By Maximilian Clarke

Adults in the UK rate their overall life satisfaction as a respectable 7.4 out of 10, the Government’s first wellbeing survey suggests.

Championed by Prime Minister David Cameron, the annual index serves to build up a picture of the nation’s overall satisfaction and wellbeing in a way that economic indicators alone cannot. Branded ‘woolly’ by its critics, David Cameron defended the scheme as an important measure of the country’s progress, and other organisations are said to be intent on conducting their own wellbeing surveys. Eurostat and the OECD (Organisation for Economic Cooperation and Development) are said to be working on their own.

Britons also rated how ‘happy they felt yesterday’ as 7.4 out of 10. Other patterns to emerge from the pioneering study include a U-shaped happiness distribution when plotted against age: young adults and the elderly are more satisfied, with the middle-aged appreciable less satisfied.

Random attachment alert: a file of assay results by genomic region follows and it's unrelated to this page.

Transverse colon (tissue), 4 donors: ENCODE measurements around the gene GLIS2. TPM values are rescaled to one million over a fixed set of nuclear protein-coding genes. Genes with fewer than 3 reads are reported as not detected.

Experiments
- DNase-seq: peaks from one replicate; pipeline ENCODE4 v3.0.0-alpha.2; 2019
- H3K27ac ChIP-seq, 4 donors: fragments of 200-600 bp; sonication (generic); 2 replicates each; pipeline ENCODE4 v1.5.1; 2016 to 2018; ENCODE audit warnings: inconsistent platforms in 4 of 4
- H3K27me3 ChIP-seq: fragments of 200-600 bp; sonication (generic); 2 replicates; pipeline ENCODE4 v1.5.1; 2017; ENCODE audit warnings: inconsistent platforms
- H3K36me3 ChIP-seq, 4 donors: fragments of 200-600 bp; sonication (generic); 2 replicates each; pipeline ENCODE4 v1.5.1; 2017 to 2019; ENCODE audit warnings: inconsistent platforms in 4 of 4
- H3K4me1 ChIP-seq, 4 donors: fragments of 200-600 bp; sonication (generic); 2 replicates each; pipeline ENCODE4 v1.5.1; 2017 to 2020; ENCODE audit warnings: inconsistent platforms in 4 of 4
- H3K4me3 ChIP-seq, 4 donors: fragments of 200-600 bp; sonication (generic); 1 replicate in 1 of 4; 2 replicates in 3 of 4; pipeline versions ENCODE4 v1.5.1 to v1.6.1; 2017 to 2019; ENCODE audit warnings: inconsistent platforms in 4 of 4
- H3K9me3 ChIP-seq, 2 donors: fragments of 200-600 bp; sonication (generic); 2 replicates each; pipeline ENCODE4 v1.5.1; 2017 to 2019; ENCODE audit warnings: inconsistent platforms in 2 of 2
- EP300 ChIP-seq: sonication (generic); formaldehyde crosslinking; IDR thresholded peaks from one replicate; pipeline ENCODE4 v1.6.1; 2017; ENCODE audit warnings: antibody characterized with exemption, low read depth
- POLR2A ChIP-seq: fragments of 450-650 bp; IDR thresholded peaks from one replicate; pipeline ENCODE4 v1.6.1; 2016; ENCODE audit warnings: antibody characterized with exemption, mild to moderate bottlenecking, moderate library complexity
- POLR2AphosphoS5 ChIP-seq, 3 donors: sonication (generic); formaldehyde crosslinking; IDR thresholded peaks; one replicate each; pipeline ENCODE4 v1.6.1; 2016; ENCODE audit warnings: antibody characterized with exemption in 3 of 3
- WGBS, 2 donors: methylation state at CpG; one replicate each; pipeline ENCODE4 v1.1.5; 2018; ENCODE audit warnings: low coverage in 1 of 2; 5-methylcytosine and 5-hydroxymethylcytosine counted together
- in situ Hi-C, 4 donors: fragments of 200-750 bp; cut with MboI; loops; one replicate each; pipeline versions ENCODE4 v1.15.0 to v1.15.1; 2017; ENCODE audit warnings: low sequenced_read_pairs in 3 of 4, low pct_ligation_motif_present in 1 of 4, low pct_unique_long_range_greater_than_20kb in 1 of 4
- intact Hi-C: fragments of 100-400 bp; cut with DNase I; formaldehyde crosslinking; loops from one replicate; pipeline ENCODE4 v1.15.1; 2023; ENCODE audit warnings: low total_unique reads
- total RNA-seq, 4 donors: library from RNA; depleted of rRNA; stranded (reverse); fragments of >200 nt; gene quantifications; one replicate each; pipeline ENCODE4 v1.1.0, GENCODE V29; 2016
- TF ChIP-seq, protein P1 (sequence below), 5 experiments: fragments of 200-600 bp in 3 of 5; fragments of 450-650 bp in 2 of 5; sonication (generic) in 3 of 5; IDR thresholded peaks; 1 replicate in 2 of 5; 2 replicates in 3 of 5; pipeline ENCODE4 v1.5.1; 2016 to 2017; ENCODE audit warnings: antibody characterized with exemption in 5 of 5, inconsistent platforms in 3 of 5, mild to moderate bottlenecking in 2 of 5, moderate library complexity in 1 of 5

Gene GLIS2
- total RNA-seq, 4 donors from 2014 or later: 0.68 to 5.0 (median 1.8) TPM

Britons were, perhaps unsurprisingly, the least satisfied with their financial situation- ranked 6.2/ 10, and job satisfaction also ranked low.

Other questions from the highly subjective quiz include: ‘Overall, to what extent do you think the things you do in your life are worthwhile?’


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